In this podcast we are talking to Marcus Jewell, Head of Western Europe at Brocade who have announced Hyperedge Architecture to enable agile, application-centric campus networks for the mobilized workforce.
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Hyperedge Architecture to enable agile, application-centric campus networks for the mobilized workforce. it’s quite a mouthful so Marcus, tells us all about it!
Let me try and simplify because it is quite a big sentence to describe what is actually a simple view. What we are doing here is just listening to the customer base and listening to what clients need. Infrastructures, particularly network architectures have not really evolved in the last 10 – 15 years. They have got quicker and we have added more features but the way that we go about designing them was really designed for what we call the higher clients server architecture which we have all grown up with and most people with be familiar with. Back then, applications were on a local device, normally a PC and you had your main applications, replication and actual storage back on a server. This was usually somewhere in a server farm, a compute farm, or a computer room etc. Now two things have really changed, the first thing is that cloud technology is changing the way that we access our applications. Virtualisation of the applications is happening so you can no longer really point to a single server farm or single computer room to access your applications. At the same time, there has been an explosion in mobility and also the way that we access data. The architectures that exist are not really suitable for mobility so what we are seeing from the client is that they are reluctant to roll out new applications like video. Highly mobile forces with "bring your own device" have really been held back by the network architectures that people have. So Hyperedge has been designed to address that and allow organizations to run their applications to the ends that they wish to, without having to worry too much about the architecture that they have. In a way, this is the first step to another big topic which is software defined networking.
What is the importance to an organization of their getting their network architecture correct?
We need to remove some of the legacy barriers. People spent far too much money and time in our opinion worrying about their network architectures and those network architectures have a lot of legacy protocol. Let’s take one for example; Spanning Tree protocol, which was designed to stop blocks and loops in networks. What that really means is that you waste a number of ports and you have to think about the flow of traffic that you have. By removing that protocol need and the need to manage it, you can actually free up a number of ports and get more density which has a cost reduction straight away. This allows you to run out your applications without thinking about it. Another point is looking to be able to manage domains as a single logical architecture. That would be very handy because at the moment you have to look at managing switches individually so you have to have some very bright people in your organization to think about how to deploy applications. What we want to do now is to deploy applications very quickly and just know that we have a robust infrastructure that can look after them and adapt to what you are doing.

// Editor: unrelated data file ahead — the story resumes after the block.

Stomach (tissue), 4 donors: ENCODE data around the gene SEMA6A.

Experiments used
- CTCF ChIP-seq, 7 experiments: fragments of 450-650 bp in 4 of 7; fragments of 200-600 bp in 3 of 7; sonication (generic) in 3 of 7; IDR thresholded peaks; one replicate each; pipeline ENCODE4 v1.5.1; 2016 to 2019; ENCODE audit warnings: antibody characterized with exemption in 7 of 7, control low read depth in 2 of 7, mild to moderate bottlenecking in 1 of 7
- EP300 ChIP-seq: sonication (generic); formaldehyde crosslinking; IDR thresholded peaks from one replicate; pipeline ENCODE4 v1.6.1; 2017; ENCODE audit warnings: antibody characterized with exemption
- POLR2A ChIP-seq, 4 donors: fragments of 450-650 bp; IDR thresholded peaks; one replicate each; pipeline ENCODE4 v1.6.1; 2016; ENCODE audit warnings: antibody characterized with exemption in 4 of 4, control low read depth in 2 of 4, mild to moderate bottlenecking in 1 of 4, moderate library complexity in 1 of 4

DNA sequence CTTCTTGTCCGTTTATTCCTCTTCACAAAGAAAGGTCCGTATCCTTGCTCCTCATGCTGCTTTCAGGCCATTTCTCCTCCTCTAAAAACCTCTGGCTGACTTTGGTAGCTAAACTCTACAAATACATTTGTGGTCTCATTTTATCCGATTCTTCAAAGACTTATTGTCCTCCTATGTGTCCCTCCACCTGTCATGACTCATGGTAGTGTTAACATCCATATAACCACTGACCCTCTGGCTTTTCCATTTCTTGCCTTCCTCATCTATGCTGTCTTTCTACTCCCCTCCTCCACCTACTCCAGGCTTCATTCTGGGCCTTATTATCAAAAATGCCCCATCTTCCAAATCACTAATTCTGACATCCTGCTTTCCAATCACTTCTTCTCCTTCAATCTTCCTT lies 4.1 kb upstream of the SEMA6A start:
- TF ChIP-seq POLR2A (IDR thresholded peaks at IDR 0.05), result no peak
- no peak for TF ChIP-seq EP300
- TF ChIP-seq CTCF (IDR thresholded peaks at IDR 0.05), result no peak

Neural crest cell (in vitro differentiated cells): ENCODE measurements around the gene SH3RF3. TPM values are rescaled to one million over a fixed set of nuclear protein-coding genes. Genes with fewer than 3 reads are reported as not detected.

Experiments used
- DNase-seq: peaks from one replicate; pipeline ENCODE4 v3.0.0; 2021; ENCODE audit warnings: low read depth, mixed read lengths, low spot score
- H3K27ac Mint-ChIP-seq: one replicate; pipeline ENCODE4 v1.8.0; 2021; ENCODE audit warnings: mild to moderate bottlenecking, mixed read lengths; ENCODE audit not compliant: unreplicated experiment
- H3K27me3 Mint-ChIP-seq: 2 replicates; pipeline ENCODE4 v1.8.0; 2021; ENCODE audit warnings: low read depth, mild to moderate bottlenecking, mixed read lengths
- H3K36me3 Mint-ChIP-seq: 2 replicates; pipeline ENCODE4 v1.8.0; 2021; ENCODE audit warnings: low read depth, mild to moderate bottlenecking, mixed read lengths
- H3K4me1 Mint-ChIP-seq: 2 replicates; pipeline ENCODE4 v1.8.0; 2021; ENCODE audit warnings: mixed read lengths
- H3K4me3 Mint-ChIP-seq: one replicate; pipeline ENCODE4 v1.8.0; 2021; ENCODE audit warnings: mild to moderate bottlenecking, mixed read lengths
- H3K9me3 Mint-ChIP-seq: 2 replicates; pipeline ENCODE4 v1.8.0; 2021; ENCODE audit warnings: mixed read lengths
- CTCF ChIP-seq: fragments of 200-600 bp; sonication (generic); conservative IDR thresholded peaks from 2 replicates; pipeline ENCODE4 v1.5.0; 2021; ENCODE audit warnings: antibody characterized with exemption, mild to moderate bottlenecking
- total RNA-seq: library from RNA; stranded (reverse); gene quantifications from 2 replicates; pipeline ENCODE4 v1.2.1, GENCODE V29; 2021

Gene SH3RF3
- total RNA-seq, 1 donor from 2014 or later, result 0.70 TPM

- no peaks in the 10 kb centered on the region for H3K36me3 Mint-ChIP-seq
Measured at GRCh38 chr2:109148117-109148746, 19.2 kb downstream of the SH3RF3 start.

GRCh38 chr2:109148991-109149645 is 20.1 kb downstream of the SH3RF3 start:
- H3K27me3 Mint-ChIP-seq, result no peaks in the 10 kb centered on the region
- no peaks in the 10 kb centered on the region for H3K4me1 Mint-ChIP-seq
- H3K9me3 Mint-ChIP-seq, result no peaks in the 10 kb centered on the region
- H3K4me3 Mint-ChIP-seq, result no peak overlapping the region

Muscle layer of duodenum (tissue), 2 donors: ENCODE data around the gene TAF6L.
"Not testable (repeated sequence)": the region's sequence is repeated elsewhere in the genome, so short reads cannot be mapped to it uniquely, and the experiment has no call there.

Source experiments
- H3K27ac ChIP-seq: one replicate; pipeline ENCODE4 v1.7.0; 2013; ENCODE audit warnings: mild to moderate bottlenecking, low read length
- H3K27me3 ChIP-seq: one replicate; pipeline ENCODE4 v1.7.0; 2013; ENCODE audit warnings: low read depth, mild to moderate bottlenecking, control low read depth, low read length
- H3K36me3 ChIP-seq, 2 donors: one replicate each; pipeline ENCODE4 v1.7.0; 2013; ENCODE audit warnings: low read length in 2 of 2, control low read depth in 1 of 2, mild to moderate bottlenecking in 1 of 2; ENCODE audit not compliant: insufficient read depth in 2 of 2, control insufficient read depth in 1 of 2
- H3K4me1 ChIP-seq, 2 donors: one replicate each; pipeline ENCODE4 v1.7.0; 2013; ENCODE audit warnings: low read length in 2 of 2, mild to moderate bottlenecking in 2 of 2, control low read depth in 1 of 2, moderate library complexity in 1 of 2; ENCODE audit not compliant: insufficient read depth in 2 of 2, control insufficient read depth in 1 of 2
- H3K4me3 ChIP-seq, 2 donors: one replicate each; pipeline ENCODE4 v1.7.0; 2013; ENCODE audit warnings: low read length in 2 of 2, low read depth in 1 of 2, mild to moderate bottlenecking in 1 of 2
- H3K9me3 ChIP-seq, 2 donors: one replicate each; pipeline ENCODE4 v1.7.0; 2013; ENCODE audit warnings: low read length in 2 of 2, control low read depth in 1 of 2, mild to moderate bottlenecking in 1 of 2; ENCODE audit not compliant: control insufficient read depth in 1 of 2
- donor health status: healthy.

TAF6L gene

Is it the case the network architectures still lag behind the demands of the work place especially in terms of mobile working perhaps?
I have heard people say things like "I can do more with my iPad" and "I can do more at home with my corporate infrastructure" and that is the case for nearly every organization and that simply cannot go on. People are demanding that they have the same flexibility for applications in the workplace as they have at home. The reasons why most organizations lag on that are down to three aspects. The first is the cost of replacement of the network. The second is security, with people accessing information and the third one is the sheer complexity of allowing people to work on what we call an open ended architecture. The productivity gains however will outweigh those barriers and so forward thinking organizations are making their changes now. The other big thing is that within most architectures now, the last connectivity point is wireless. People generally do not actually wire their laptop, tablet or whatever they are using to access information the network. There is an access point which then goes back to the network and that has been a huge change to the way that networks are designed.
Obviously mobility has had an impact on security risks but what measures have you taken to ensure the safest possible network architecture?
Brocade itself is not a security organisation so we see ourselves fundamentally as a infrastructure organisation predominantly around the internet protocols and the fibre channel protocols. What we do is adapt to the open standards but with 8021X for authentication. We also partner with organisations such as McAfee, Symantec and Palo Alto with the next generation firewalls to secure these network access points. We believe that security needs to be looked at as an appliance and not an infrastructure layer and therefore we don’t see ourselves entering that market but just want to work with the best of breed in that market.